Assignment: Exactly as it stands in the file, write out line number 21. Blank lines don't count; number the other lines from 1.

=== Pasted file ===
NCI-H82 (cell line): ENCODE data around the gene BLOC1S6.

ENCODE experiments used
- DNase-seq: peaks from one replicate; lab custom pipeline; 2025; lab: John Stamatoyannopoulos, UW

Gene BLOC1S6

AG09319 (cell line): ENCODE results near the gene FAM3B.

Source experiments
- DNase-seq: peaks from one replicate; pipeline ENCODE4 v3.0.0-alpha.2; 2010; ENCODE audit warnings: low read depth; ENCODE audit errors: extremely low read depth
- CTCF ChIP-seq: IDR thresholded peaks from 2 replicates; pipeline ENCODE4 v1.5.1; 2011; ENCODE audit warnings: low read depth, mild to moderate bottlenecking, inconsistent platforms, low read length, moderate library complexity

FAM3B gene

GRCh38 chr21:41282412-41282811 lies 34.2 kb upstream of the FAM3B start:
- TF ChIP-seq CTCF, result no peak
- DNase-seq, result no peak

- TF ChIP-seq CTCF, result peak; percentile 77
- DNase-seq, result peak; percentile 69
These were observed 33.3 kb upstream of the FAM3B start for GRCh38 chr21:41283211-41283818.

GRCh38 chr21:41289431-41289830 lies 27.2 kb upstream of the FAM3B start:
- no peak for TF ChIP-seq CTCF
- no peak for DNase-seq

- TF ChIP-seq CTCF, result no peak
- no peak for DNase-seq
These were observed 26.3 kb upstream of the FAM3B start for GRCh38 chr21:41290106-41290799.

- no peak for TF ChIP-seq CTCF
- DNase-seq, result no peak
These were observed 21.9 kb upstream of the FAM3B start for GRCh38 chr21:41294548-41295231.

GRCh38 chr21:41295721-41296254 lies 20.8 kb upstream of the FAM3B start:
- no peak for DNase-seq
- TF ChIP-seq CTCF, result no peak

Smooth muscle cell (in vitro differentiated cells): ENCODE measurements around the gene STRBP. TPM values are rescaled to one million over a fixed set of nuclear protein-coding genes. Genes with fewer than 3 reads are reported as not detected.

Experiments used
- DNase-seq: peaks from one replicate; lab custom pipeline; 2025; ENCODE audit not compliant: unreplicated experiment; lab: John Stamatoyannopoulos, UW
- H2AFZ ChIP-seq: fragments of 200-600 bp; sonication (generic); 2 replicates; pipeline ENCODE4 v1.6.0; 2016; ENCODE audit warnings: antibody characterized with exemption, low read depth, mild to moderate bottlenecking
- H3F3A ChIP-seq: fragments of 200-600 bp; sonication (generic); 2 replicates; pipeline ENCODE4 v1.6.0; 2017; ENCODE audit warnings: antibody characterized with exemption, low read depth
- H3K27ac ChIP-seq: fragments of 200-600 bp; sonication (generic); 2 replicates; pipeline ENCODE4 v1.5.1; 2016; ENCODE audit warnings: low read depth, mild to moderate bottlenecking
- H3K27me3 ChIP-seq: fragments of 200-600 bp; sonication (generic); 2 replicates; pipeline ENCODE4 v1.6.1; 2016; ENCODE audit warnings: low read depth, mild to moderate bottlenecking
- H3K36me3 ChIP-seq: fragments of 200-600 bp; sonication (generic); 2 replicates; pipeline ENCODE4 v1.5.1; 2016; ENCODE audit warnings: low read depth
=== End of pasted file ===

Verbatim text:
These were observed 26.3 kb upstream of the FAM3B start for GRCh38 chr21:41290106-41290799.